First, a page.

This was the letter first found by me (Charlotte Lucas Collins) as I tidied Mr. Collins’s study one day when the housekeeper was occupied elsewhere and Mr. Collins was attending to his garden, watching for any news that he might be the first to convey.
To my dearest Catherine,
How I long to call you such. I hold you in the highest esteem for your bounty and beneficence in preferring to me the honour of this valuable rectory within your parish. For all that I have to be grateful, owing most to you, I can think of nothing so gratifying as to reside so near your greatness. With the greatest of humility have I been able to extol upon your many admirable qualities; however, it has been my most ardent longing to expose myself to you directly with profusions of love.
Oh, that you considered as I do that the clerical office which I hold were as equal in point of reality, rather than mere dignity, with the highest rank in the kingdom. Then the lane that separates my humble abode from your expansive and lush Rosings Park would not present the insurmountable gulf, which relegates me to neighbor, liken to an onlooker of Eden.
From the moment you graced me with your deference to receive this position I could not staunch the admiration such notice and kindness from you elicited within me. That day you deigned to bless these unworthy halls with your presence it was as if an angel, nay, an archangel of distinction had appeared. Your approval served as an approbation and with unfailing duty did I see to the addition of shelves in the closet up stairs that you vouchsafed to suggest, which have proven a most wise. Why just this morning I inspected them once more by hand feeling the rough contours of the wood grain and thinking of you.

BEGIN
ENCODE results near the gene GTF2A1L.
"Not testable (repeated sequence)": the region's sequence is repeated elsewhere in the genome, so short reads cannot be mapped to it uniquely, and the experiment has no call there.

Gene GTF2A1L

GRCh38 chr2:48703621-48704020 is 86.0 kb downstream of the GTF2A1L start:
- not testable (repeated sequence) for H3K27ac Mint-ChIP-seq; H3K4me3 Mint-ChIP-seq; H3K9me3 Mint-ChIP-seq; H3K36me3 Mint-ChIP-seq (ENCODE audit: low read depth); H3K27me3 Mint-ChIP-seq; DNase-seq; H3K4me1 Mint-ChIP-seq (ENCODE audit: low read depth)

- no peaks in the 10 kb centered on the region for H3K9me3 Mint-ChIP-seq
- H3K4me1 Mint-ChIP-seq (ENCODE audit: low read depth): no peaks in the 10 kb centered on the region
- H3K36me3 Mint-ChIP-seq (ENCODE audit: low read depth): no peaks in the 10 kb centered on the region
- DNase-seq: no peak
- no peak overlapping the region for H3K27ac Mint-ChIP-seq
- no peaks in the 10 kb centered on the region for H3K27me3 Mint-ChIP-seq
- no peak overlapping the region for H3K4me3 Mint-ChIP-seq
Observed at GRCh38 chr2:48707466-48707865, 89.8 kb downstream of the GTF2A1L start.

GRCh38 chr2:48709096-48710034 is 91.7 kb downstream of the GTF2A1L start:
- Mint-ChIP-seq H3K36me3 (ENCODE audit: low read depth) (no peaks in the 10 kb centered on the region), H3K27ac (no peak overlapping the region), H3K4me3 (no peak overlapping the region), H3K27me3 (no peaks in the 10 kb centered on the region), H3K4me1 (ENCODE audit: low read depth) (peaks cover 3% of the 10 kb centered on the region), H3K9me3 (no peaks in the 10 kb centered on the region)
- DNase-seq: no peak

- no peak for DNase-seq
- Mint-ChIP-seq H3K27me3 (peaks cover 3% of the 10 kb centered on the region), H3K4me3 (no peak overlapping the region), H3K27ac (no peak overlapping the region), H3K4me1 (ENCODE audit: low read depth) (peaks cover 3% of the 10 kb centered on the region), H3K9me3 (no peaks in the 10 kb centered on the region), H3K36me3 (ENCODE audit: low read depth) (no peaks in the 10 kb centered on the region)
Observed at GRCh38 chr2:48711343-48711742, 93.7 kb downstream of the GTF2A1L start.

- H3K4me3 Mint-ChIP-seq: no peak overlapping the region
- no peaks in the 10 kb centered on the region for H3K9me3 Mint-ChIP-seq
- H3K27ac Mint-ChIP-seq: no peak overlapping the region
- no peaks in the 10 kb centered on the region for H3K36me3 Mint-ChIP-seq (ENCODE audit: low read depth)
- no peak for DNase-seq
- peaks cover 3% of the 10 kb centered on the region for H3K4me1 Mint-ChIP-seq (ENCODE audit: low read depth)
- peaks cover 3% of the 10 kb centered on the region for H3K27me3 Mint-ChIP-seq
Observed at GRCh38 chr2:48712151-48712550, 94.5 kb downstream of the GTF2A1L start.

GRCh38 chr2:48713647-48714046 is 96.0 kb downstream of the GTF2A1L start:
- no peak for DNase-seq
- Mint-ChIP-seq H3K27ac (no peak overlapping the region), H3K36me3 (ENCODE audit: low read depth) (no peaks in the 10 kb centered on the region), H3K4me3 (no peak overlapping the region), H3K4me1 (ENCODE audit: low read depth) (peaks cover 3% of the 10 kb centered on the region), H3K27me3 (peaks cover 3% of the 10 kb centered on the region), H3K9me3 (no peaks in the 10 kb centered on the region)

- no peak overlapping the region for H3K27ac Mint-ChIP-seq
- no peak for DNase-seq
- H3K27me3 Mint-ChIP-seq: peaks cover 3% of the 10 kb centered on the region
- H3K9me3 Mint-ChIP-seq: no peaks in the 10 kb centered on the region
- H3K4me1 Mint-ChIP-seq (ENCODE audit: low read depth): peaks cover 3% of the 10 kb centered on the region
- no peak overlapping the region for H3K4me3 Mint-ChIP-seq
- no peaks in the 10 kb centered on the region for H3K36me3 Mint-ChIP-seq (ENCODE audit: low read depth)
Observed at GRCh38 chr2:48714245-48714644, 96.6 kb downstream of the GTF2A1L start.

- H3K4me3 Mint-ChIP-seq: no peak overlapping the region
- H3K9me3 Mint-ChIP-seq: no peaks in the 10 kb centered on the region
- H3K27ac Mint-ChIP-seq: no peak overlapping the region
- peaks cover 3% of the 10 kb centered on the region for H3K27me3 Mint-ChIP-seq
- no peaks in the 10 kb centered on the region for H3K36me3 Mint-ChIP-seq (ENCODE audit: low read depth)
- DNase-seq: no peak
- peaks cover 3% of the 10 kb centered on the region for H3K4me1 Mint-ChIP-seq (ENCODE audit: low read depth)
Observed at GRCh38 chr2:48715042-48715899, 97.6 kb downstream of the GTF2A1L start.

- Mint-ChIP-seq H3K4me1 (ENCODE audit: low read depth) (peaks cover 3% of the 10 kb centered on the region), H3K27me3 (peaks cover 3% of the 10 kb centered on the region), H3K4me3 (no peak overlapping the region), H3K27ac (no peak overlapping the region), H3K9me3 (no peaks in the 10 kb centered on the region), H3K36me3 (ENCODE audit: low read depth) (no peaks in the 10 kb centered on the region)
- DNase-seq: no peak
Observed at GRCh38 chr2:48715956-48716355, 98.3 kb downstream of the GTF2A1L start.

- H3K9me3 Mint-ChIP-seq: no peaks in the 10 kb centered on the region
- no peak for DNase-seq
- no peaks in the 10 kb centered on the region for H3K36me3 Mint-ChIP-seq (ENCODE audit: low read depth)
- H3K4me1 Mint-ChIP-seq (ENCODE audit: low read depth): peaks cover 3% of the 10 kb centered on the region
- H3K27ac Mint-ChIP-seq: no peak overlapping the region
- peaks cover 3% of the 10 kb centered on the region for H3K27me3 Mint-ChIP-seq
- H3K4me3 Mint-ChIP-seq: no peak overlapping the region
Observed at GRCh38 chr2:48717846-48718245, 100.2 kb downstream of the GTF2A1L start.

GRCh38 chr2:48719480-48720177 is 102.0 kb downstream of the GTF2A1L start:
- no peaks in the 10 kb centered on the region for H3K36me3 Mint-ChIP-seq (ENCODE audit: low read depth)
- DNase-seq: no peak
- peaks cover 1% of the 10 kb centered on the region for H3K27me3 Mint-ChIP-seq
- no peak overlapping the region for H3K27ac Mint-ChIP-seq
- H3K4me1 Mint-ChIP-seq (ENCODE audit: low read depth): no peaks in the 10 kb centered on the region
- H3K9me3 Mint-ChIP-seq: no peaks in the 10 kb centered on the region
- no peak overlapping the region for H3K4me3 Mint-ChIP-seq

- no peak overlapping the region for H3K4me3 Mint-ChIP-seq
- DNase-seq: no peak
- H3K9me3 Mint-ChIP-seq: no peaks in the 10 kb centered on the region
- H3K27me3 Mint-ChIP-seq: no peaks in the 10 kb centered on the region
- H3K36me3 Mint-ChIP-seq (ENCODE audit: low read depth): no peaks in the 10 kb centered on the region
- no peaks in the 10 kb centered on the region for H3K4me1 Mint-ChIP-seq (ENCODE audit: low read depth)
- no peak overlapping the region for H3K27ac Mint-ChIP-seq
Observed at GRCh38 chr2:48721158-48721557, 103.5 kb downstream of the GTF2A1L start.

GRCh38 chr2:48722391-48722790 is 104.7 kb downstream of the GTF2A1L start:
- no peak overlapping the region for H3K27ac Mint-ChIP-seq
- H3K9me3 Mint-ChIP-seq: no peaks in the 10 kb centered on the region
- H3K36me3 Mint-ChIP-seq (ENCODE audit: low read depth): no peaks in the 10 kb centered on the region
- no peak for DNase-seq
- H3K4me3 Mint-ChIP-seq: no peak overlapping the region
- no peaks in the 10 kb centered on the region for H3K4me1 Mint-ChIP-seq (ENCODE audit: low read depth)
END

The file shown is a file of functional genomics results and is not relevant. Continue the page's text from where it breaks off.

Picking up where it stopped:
How I lament you should induce me to marry a woman that is but a shade to your glorious personage. Were I not bound by honor to such vows, nor you to such nobility I would throw aside all to fall at your feet. I pray you to know that I would never betray my true feelings lest they compromise so glorious a lady, nor would I ask you to demean yourself to accept my most violent affections. It is only my deepest wish that nothing existed to prevent such passion as I hold for you.
These recent months have tortured me to see you so displeased by those with no respect for your influence and favor. It has been agony to be separated from your beneficence, your bounty, and could not bare it any longer. Having returned to see you no less displeased has been to be without light. I would gladly serve as whipping boy under your firm application if it would but ease your ladyship’s distress. It would be as heaven to be the means of your pleasure.
Most devoutly yours,
William (for so I long to hear you call me)
After reading it once again I find the contents no less disturbing. Mr. Collins no doubt did not plan for it to ever be received by her ladyship, but I cannot help but wonder if by writing it he hoped that somehow it might. What would be the reaction should it somehow reach her? Is there a liaison I have missed in my managing of my marital affairs? These questions are the very ones I pondered when I happened upon the second letter just outside the garden gates, which I shall review Friday next, giving myself time to consider carefully all that must be considered.
The second letter discovered beyond the garden gate To the Darling Mr. Collins from Anne.